To further explore the principles behind these unique non-wetting characteristics we analysed the nanoscale features of collembolan skin. Transmission electron microscopy (TEM) revealed overhanging cross-sections with negative curvature of the smallest structural elements; the primary granules and the connecting bars in the mesh structure (Figure S1). This peculiar profile enlarges the skin-air interface to facilitate respiration and creates a remarkably strong resistance against wetting according to a previously unknown but surprisingly simple principle: As depicted in Figure 3, due to the negative curvature of the overhanging profile, an energy barrier must be overcome by the advancing liquid phase before wetting becomes irreversible even for liquids with very low surface tension. Interestingly, engineered surfaces with isolated microelements containing overhanging profiles were recently reported to exhibit amazing super-oleophobic characteristics and provide -through the variability of structural elements- very valuable insights into design criteria for non-wetting surfaces [28][32]. As of now, however, those engineered structures did not include any negative curvatures in the overhanging microelements (as illustrated in Figure 3) nor connections of the structural elements, two major components of Collembola skin that explain its uniquely effective and durable anti-adhesive properties. The dimensions of the structural elements of Collembola skin are furthermore at least one magnitude smaller as compared to any of the artificial surfaces considered so far. We suggest that the anti-wetting barrier resulting from the array of nanocavities and the curvature in the shape of the smallest elements was evolutionarily optimized to protect the springtails if acoustic vibrations, pressure jumps or mechanical forces temporarily impose additional energy on the system. While the chemical composition of the springtail skin remains to be analysed in detail, the described design principle can protect surfaces irrespective of their actual chemistry.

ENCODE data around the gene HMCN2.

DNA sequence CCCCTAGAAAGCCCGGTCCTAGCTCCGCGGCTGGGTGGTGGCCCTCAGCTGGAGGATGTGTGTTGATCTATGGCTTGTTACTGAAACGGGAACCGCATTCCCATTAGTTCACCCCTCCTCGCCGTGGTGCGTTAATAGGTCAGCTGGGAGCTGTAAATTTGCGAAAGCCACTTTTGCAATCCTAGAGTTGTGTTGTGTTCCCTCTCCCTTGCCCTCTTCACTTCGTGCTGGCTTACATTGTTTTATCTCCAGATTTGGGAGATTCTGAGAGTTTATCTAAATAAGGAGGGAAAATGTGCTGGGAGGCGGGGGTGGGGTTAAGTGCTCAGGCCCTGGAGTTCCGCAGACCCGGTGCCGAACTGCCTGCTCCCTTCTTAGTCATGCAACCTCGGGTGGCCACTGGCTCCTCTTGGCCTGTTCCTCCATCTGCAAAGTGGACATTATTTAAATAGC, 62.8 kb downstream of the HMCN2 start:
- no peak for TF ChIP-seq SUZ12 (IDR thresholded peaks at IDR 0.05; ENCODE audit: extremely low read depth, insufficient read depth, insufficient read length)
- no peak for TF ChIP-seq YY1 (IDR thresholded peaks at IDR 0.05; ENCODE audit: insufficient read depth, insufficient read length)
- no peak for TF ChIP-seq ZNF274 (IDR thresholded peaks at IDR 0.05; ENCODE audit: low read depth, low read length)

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Figure 3. Three levels of protection - the anti-wetting skin morphology of springtails.

Multiple design principles are combined to protect collembolan skin against wetting: (A) The hairy cover is the first wetting barrier; liquids can be pinned on the bristle tips. If external forces or very low surface tensions enable liquids to conquer this first barrier, a second principle comes into play: (B) Nanoscopic comb structures of interconnected primary granules can still pin liquids by effective retention of entrapped gas nanobubbles within the surface nanocavities. (C) Gas retention is enforced by the previously unknown fact that the overhanging topographies of the structural elements exhibit a negative curvature (with respect to an orthogonal axis to the surface). The result is a forced Cassie state, through which a dramatically reduced solid–liquid contact area leads to increased macroscopic contact angles of drops on the skin surface. As schematically shown in (D), the design principle protects the surface against wetting independent of the surface chemistry and even at very low surface tensions of the liquid and at elevated pressures.